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Veterans are more likely to develop heart disease at a young age

A new study from the University of Central Florida has revealed that veterans are more likely to develop heart disease at a young age. The findings suggest that we may be seeing the early warning signs of an upcoming health crisis.

“I think it’s sort of the first indications of a coming public health crisis for veterans,” said study author Ramon Hinojosa. “Because of the wars in Afghanistan and Iraq, we have a relatively large, new, younger generation of veterans who are going to survive for 30 or 40 years after their war experience.”

The research implies that the “healthy-soldier effect” may no longer be guaranteed. In the past, active-duty service members were typically more physically fit and less overweight than nonmilitary adults of the same age.

“The outcome of the analysis suggested that not only does the healthy-soldier effect not seem as potent as it once was, in fact, what I see is veterans tend to have cardiovascular morbidity earlier than nonveterans, and they tend to have a greater number of conditions.”

Professor Hinojosa explained that the change could be due to the nature of conflict in Iraq and Afghanistan, changing diets, changing approaches to leisure and exercise, or higher rates of obesity in younger veterans. He also pointed to higher rates of drinking, smoking, and mental illness.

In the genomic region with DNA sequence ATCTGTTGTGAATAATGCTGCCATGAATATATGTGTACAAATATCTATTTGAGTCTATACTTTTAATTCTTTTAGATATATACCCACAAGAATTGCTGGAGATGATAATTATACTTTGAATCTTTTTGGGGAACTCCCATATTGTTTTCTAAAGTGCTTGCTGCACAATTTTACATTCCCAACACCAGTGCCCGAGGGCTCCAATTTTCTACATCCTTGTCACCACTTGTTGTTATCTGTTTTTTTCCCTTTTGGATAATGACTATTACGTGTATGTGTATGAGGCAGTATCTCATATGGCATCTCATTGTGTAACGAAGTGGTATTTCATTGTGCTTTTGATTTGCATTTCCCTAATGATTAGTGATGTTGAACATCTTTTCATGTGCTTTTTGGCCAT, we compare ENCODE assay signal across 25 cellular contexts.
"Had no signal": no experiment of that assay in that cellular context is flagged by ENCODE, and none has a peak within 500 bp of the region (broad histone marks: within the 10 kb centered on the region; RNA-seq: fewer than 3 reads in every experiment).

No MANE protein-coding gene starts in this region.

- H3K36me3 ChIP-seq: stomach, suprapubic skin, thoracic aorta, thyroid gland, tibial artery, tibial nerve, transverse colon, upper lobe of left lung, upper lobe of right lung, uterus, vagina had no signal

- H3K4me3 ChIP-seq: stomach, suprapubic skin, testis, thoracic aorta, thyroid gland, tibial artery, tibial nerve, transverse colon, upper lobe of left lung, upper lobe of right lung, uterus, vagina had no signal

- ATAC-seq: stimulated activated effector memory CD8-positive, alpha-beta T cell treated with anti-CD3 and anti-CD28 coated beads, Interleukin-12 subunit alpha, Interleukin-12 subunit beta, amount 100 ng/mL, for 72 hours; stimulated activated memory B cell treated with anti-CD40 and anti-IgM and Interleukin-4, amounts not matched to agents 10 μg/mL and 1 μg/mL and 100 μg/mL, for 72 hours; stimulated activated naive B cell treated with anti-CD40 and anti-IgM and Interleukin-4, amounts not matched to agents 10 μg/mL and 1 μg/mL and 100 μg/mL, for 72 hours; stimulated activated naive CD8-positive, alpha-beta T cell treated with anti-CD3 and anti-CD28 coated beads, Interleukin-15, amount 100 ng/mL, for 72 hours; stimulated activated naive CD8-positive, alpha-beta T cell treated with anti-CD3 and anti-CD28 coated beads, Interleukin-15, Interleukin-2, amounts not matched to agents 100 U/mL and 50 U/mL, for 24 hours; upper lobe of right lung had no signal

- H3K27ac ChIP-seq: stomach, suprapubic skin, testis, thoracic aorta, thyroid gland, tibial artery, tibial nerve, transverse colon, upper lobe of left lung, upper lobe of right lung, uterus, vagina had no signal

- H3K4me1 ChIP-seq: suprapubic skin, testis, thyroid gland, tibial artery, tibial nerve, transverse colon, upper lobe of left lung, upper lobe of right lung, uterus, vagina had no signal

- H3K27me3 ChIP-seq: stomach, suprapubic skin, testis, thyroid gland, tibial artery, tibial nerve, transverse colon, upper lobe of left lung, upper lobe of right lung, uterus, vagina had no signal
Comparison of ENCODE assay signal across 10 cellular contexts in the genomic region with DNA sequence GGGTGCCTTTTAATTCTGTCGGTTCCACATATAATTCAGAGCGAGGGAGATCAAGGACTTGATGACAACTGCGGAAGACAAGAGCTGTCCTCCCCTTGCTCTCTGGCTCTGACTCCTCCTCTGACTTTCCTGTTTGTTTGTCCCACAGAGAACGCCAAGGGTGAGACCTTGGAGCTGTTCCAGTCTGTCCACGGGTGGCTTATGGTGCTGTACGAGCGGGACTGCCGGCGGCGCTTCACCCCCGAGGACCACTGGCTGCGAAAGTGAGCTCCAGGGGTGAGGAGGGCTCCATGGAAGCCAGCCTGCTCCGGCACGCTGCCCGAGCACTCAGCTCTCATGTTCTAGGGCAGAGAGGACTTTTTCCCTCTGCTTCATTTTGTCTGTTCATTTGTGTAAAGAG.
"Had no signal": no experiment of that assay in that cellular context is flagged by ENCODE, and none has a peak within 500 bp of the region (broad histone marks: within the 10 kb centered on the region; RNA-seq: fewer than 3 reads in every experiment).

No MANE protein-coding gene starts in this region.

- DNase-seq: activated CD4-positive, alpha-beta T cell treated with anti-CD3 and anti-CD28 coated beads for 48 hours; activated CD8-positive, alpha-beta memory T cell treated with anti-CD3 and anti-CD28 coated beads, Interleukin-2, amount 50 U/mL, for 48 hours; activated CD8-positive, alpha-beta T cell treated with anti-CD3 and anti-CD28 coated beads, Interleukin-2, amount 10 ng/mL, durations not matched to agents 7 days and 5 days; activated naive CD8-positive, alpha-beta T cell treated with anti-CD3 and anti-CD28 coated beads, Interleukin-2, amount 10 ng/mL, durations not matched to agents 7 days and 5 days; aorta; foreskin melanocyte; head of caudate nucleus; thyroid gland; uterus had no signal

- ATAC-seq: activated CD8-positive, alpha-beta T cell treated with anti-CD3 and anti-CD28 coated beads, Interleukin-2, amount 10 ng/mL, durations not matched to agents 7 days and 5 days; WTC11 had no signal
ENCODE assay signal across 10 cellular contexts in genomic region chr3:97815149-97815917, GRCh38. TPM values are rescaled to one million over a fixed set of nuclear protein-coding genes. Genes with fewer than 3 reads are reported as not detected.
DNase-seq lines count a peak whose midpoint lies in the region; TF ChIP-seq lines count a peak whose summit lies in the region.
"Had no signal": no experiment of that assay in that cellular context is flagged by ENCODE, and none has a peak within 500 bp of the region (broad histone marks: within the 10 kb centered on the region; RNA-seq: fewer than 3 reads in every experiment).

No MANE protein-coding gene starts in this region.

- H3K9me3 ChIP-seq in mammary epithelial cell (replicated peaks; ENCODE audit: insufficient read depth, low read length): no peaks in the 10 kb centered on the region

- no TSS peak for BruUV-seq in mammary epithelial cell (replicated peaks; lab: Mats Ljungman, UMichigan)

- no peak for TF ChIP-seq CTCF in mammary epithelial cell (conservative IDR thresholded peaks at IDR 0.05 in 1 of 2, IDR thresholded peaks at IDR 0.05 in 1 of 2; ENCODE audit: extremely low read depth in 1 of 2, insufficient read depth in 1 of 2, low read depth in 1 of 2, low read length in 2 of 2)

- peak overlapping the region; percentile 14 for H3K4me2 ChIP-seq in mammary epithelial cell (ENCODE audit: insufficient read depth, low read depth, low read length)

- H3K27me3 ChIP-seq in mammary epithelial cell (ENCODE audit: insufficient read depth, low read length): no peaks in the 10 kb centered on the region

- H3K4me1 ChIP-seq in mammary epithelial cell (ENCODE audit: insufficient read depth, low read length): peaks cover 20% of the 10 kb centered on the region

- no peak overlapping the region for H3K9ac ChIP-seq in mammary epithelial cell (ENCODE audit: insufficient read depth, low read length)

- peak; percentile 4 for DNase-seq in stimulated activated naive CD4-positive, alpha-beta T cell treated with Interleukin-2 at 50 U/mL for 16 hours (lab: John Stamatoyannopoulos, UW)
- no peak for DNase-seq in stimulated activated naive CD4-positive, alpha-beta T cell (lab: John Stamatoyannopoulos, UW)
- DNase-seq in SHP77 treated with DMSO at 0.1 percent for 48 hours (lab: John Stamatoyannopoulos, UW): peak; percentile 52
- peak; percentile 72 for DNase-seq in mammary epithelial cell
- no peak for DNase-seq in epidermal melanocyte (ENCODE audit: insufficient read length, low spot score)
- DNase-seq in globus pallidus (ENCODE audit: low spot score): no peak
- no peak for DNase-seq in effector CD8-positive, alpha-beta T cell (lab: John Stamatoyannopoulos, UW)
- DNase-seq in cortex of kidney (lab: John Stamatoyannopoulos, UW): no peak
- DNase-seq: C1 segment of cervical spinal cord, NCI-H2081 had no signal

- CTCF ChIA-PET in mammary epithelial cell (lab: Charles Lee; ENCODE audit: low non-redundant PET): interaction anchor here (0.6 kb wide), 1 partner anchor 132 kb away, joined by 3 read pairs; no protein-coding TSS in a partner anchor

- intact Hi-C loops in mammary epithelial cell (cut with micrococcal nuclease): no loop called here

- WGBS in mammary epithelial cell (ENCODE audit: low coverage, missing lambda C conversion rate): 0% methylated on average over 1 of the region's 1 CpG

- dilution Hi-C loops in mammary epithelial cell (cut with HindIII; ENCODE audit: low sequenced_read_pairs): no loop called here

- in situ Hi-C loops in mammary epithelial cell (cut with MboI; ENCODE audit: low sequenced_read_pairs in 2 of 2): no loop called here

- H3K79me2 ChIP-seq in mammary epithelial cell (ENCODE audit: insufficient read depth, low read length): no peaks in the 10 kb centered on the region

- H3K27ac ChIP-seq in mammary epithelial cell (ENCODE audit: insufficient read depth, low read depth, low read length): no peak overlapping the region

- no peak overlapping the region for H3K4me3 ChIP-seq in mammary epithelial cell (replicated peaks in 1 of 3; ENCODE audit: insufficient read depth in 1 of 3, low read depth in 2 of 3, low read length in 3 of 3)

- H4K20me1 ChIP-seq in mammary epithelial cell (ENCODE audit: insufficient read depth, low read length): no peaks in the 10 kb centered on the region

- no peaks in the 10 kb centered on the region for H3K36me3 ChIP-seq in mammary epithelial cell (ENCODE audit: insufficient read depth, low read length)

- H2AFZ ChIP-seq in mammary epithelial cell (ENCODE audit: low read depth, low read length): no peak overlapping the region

According to Professor Hinojosa, it is important for healthcare professionals to keep a close watch on cardiovascular health among younger veterans so that necessary measures can be taken to help prevent cardiovascular diseases.

“I think that being aware we sort of have the first rumblings of what seems to be a health crisis will help us focus our attention on health resources and providing younger veterans with access to resources that can help them ameliorate the likelihood of early onset cardiovascular disease.”

Using data from the National Health Interview Survey, Professor Hinojosa looked at five particular cardiovascular conditions and their association with veteran and sociodemographic status, including age. The analysis revealed that veterans between the ages of 35 and 70 reported significantly more cardiovascular conditions than nonveterans.

“It’s concerning to know that the physical benefits of military service seem to be not holding as well for the younger veterans,” said Professor Hinojosa. “This suggests the health protective benefits of military service are not what they used to be. I think that should cause us to really look at what’s going on among the veterans after they leave military service.”

The study is published in the Journal of American Board of Family Medicine.

By Chrissy Sexton, Staff Writer

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